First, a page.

Academic journal article Defense Counsel Journal

Evidentiary Issues in Coverage and First-Party Bad Faith Cases

Academic journal article Defense Counsel Journal

Evidentiary Issues in Coverage and First-Party Bad Faith Cases

Article excerpt

Keeping alert to plaintiffs' strategy and tactics in presenting evidence is essential if defense counsel hope to reach a favorable resolution

Questions of the admissibility of evidence in actions against insurers involving coverage and bad faith are of extreme importance to defense counsel because they set the structure of the case and determine what is used by the trier of law and fact to reach conclusions as to both coverage and bad faith.

Coverage involves interpretation of the insurance policy - a contract. While special rules apply to its interpretation, those rules usually result in much narrower evidentiary rulings than in bad faith cases, which involve broader issues relating to the conduct of the insurer. While some courts will go outside the contract and hear parole evidence in determining issues relating to coverage,(1) it is more likely that evidence other than that relating to contract formation and policy issuance will be heard in the bad faith case.

From defense counsel's perspective, it is critical that plaintiffs' attempts to expand the evidentiary issues be anticipated so that proper objections and motions can be made to prevent the admission of evidence beyond the issues, or, should such evidence be admitted, to make an appellate record. This article presents an overview of a number of issues that arise frequently during coverage and first-party bad faith cases.

Strategy and Procedural Decisions

A. Bifurcation of Issues

In considering evidentiary issues, two important aspects of these cases should be noted. First, the plaintiff's offers of evidence may be affected by how the case is tried. If the case is bifurcated so that any coverage issues are tried first before issues relating to the bad faith claim, the evidence in the first phase will be more likely circumscribed than in the second phase. Thus, the procedural structure of the case will affect not only what is admitted but when it is heard. Evidence relating to the conduct of the company is more likely to be heard in a second phase than the first.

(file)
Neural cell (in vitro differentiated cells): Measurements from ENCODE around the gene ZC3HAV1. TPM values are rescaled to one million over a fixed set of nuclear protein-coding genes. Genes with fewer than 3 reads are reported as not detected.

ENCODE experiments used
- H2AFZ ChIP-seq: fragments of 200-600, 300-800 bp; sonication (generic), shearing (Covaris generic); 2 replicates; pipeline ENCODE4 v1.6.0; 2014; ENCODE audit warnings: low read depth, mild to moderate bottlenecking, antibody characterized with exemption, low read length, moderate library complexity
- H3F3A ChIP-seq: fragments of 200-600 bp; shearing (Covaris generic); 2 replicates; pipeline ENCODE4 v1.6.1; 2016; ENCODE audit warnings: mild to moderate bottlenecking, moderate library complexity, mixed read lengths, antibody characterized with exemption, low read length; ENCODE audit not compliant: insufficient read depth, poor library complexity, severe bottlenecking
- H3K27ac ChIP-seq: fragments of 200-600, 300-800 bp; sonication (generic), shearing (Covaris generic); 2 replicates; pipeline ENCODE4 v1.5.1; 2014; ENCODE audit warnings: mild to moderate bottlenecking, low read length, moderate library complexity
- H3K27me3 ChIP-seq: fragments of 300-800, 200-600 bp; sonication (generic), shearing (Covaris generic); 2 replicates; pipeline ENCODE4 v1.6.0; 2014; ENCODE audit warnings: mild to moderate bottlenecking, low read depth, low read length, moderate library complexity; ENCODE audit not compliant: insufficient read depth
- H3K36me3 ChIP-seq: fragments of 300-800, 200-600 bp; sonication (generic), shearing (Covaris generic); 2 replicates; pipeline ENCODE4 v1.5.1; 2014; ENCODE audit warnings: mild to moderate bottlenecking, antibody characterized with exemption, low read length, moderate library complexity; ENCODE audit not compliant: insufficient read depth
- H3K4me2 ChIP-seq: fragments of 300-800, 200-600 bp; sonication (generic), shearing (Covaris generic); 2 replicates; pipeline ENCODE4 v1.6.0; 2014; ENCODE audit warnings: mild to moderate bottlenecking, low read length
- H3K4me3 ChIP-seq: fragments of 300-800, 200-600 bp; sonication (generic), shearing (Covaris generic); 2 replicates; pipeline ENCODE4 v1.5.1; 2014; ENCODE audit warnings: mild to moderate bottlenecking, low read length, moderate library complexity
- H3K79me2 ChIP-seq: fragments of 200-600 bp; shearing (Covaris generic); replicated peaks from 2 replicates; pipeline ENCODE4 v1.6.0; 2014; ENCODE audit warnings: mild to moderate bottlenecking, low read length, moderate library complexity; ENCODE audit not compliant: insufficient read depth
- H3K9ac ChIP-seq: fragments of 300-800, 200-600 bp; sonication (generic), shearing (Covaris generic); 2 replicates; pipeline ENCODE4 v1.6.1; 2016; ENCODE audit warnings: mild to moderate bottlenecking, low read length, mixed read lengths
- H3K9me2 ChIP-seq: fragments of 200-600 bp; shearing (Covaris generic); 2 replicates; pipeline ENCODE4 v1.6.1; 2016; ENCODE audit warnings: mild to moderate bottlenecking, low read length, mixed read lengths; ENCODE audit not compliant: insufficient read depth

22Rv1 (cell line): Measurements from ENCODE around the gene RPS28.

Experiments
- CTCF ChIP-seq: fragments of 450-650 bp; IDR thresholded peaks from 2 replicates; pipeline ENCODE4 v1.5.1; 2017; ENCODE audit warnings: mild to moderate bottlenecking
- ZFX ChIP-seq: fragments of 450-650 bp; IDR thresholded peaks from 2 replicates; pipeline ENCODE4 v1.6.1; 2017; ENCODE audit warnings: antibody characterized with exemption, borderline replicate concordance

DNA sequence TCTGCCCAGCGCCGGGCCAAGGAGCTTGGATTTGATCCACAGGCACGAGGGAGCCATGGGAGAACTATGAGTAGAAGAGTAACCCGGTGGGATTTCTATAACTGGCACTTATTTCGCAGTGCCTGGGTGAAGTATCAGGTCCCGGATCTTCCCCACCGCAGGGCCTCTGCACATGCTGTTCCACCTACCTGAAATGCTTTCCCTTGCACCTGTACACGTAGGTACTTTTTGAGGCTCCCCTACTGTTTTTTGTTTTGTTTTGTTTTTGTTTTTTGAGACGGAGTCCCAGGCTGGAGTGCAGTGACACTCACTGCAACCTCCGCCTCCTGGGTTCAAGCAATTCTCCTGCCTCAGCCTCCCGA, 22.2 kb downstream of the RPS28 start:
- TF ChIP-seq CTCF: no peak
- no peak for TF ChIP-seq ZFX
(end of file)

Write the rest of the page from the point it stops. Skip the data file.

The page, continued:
Second, as to more expanded categories of evidence on the bad faith issues, defense counsel more often than not will challenge the foundation for admissibility of this evidence, particularly as to subjects other than those directly involved in the claim at hand. While in the usual case the first phase will involve issues for the court, and a jury may not even be present, the evidence presented should be limited in order to ensure that the record focuses only on questions of coverage and is not cluttered with evidence relating to claims handling and issues relating to the company's claims conduct.

B. Raising Evidentiary Issues: Motion or

Objection

1. Issues Must Be Monitored

Because first-party bad faith cases involve issues aside from the handling of a specific claim, the evidence the plaintiff offers must be monitored carefully. Defense counsel cannot afford to be bashful about protecting the record or cutting off attempts to widen the scope of the case with highly prejudicial evidence of questionable relevance.

There are four approaches in these situations: (1) motions in limine in anticipation of an offer of challenged evidence; (2) requests for hearings out of the presence of the jury when it appears that the plaintiff's counsel is about to inquire into the evidence that is to be challenged (if granted, this forces the plaintiff's counsel to present foundational evidence or to make an offer of proof as to the foundational requirements for admissibility); (3) objections or motions to strike made at the time attempts are made to elicit this evidence; and (4) requests for instructions to limit the use of any admitted evidence.

2. Foundational Hearings

Hearings under Rule 402 of the Federal Rules of Evidence or its state counterparts to determine admissibility should be requested on important issues to determine if the foundational facts have been laid. …

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